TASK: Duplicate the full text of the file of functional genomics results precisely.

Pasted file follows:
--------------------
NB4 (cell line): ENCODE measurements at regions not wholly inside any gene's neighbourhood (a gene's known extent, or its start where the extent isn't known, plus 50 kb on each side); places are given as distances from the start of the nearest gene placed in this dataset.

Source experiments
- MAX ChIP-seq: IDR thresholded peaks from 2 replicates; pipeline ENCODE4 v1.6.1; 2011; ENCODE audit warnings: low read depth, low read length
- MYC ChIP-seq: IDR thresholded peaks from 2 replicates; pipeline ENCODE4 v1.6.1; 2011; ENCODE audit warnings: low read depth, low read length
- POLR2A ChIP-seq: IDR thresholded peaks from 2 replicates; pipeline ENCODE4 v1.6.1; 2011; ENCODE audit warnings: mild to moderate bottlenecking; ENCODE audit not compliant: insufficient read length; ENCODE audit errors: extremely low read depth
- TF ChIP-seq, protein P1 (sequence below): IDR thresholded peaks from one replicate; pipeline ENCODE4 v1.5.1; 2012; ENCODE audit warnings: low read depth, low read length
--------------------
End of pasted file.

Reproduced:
NB4 (cell line): ENCODE measurements at regions not wholly inside any gene's neighbourhood (a gene's known extent, or its start where the extent isn't known, plus 50 kb on each side); places are given as distances from the start of the nearest gene placed in this dataset.

Source experiments
- MAX ChIP-seq: IDR thresholded peaks from 2 replicates; pipeline ENCODE4 v1.6.1; 2011; ENCODE audit warnings: low read depth, low read length
- MYC ChIP-seq: IDR thresholded peaks from 2 replicates; pipeline ENCODE4 v1.6.1; 2011; ENCODE audit warnings: low read depth, low read length
- POLR2A ChIP-seq: IDR thresholded peaks from 2 replicates; pipeline ENCODE4 v1.6.1; 2011; ENCODE audit warnings: mild to moderate bottlenecking; ENCODE audit not compliant: insufficient read length; ENCODE audit errors: extremely low read depth
- TF ChIP-seq, protein P1 (sequence below): IDR thresholded peaks from one replicate; pipeline ENCODE4 v1.5.1; 2012; ENCODE audit warnings: low read depth, low read length